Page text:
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Prognostic Indicators in Pancreatic Neuroendocrine Tumors

Insights From: Matthews H. Kulke, MD, Harvard Medical School; Jonathan R. Strosberg, MD, Moffitt Cancer Center; James C. Yao, MD, University of Texas MD Anderson Cancer Center
Published: Wednesday, Nov 11, 2015


Several biomarkers have been identified in pancreatic neuroendocrine tumors (pNETs). Chromogranin A and neuron specific enolase are among the better validated markers in prospective clinical trials, states James C. Yao, MD. Both markers are associated with shorter progression-free survival and shorter overall survival.

The most common mutation in pNETs occurs in the MEN1 gene, and about 40% of these patients will have mutations in either DAXX or ATRX, says Yao. These abnormalities may be associated with unchecked cell proliferation and replication. Other mutations in the mTOR pathway are associated with poor prognosis, but none of these are currently biomarkers that can predict response or outcome, notes Yao.

Some pNETs secrete hormones that can result in a variety of syndromes. Treatment with somatostatin analogs can decrease hormone secretion and improve the symptoms that patients experience, says Matthew H. Kulke, MD. More recently, somatostatin analogs have shown to help slow down tumor growth as well.

Tumor differentiation refers to the extent of which tumor cells resemble endocrine cells of origin and is one of the most important prognostic factors in any neuroendocrine tumor type, states Jonathan R. Strosberg, MD. Well differentiated tumors tend to be composed of uniform monomorphic round cells, while poorly differentiated tumors have much larger areas of necrosis and pleomorphism. The median survival of individuals with poorly differentiated disease is 1 to 2 years compared with well differentiated cases that can often exceed 10 years.

Tumor grading refers to the proliferative activity of the tumor, which can be measured through the mitotic rate (the number of dividing cells), or the Ki-67 proliferative index, another method that evaluates mitotic activity of the tumor. The WHO classification considers poorly differentiated tumors equivalent to high-grade tumors, where high-grade is defined as mitotic rate or Ki-67 index greater than 20.

Patients with early stage tumors that can be resected are frequently cured of their disease, notes Strosberg. Individuals with metastatic disease (most commonly in the liver) tend to have poorer prognoses; however, those with metastatic cases can live for many years if histological grade is low, says Strosberg.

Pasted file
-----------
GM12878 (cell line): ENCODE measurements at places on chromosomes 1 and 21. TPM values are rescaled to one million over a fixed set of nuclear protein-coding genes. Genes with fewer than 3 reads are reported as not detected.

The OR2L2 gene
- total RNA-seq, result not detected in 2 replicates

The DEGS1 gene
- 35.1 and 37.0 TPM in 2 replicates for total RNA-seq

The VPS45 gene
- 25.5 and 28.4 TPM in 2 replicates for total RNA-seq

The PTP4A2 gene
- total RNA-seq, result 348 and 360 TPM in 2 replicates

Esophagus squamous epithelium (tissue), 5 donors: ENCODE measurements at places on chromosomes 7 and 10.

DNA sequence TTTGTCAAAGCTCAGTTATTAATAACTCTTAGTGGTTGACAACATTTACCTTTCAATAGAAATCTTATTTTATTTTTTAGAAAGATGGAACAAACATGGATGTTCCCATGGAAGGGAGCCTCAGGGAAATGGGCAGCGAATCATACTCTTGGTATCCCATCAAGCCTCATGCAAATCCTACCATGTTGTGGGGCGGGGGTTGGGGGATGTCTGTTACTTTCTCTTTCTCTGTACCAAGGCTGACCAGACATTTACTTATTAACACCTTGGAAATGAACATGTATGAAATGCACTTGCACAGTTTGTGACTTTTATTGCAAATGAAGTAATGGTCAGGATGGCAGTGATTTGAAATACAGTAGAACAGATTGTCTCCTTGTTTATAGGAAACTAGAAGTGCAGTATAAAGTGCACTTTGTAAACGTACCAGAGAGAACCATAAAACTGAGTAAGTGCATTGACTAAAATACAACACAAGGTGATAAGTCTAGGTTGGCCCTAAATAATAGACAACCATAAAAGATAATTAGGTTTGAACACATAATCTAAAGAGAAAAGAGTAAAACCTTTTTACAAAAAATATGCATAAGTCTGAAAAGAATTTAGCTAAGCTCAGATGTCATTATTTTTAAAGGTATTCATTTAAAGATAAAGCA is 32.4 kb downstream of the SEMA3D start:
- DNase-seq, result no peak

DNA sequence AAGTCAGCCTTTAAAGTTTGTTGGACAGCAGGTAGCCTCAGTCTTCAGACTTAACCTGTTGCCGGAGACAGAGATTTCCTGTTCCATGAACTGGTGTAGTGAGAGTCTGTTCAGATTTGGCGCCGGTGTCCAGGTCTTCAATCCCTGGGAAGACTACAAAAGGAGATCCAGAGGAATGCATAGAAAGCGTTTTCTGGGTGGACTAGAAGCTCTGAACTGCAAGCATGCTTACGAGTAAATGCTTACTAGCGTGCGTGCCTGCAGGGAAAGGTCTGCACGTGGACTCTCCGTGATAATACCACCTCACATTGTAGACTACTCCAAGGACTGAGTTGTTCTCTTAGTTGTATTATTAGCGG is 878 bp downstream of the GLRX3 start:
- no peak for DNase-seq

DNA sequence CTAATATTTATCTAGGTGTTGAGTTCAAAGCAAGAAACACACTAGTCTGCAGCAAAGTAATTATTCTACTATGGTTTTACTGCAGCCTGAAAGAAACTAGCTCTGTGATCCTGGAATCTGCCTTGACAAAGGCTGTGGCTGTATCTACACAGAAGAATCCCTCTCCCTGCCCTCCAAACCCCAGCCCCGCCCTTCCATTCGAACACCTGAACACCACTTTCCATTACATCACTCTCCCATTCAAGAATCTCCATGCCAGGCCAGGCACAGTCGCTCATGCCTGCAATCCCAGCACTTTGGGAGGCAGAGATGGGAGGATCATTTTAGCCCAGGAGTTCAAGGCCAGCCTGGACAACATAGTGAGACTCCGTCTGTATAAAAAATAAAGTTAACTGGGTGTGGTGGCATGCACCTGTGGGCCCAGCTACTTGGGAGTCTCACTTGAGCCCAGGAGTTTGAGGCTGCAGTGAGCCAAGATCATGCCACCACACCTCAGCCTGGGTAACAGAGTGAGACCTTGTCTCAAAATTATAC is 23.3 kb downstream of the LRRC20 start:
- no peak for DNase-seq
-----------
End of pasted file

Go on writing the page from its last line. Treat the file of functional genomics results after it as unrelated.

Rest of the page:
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Several biomarkers have been identified in pancreatic neuroendocrine tumors (pNETs). Chromogranin A and neuron specific enolase are among the better validated markers in prospective clinical trials, states James C. Yao, MD. Both markers are associated with shorter progression-free survival and shorter overall survival.

The most common mutation in pNETs occurs in the MEN1 gene, and about 40% of these patients will have mutations in either DAXX or ATRX, says Yao. These abnormalities may be associated with unchecked cell proliferation and replication. Other mutations in the mTOR pathway are associated with poor prognosis, but none of these are currently biomarkers that can predict response or outcome, notes Yao.

Some pNETs secrete hormones that can result in a variety of syndromes. Treatment with somatostatin analogs can decrease hormone secretion and improve the symptoms that patients experience, says Matthew H. Kulke, MD. More recently, somatostatin analogs have shown to help slow down tumor growth as well.

Tumor differentiation refers to the extent of which tumor cells resemble endocrine cells of origin and is one of the most important prognostic factors in any neuroendocrine tumor type, states Jonathan R. Strosberg, MD. Well differentiated tumors tend to be composed of uniform monomorphic round cells, while poorly differentiated tumors have much larger areas of necrosis and pleomorphism. The median survival of individuals with poorly differentiated disease is 1 to 2 years compared with well differentiated cases that can often exceed 10 years.

Tumor grading refers to the proliferative activity of the tumor, which can be measured through the mitotic rate (the number of dividing cells), or the Ki-67 proliferative index, another method that evaluates mitotic activity of the tumor. The WHO classification considers poorly differentiated tumors equivalent to high-grade tumors, where high-grade is defined as mitotic rate or Ki-67 index greater than 20.

Patients with early stage tumors that can be resected are frequently cured of their disease, notes Strosberg. Individuals with metastatic disease (most commonly in the liver) tend to have poorer prognoses; however, those with metastatic cases can live for many years if histological grade is low, says Strosberg.
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